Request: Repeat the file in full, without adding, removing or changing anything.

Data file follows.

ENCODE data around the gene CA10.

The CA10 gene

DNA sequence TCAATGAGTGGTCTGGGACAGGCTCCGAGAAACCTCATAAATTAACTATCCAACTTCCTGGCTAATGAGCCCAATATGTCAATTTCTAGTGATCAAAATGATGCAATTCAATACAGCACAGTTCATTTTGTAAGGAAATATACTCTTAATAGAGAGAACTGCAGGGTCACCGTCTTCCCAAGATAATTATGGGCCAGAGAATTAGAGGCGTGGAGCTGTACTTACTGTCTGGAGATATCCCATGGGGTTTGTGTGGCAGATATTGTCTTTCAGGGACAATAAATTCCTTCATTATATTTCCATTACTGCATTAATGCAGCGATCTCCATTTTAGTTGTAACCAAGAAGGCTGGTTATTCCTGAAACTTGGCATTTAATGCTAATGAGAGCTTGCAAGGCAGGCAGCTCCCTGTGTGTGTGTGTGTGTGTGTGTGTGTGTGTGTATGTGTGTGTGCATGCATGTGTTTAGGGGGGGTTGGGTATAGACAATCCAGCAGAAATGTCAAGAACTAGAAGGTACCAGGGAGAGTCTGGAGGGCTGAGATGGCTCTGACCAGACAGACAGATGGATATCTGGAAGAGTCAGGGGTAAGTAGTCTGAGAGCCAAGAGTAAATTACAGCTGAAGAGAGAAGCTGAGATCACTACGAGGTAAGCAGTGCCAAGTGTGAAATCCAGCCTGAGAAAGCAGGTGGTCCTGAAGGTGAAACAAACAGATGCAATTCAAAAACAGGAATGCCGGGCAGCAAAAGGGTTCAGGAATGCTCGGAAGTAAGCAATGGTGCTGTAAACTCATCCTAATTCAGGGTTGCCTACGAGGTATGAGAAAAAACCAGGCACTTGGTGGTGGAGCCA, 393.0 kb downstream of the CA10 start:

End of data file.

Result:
ENCODE data around the gene CA10.

The CA10 gene

DNA sequence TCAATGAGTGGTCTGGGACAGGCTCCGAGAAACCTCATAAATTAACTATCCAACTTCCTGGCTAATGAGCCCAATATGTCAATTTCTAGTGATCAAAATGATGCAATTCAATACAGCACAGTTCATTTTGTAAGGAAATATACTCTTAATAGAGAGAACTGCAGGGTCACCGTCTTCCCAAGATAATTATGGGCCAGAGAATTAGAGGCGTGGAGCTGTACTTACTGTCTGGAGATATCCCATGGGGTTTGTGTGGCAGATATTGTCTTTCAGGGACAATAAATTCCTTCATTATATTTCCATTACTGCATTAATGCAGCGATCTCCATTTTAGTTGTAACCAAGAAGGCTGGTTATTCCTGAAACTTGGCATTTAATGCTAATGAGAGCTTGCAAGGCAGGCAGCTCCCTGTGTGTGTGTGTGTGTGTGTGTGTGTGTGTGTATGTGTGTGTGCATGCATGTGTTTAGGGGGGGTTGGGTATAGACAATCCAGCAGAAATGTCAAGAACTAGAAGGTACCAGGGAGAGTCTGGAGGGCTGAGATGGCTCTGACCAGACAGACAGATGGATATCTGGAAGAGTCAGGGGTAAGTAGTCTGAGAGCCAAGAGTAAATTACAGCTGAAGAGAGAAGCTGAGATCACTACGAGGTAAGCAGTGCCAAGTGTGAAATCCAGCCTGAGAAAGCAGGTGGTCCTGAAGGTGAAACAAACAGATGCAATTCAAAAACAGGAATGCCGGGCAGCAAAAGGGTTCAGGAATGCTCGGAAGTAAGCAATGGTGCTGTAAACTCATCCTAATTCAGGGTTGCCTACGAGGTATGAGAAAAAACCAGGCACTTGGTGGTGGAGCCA, 393.0 kb downstream of the CA10 start: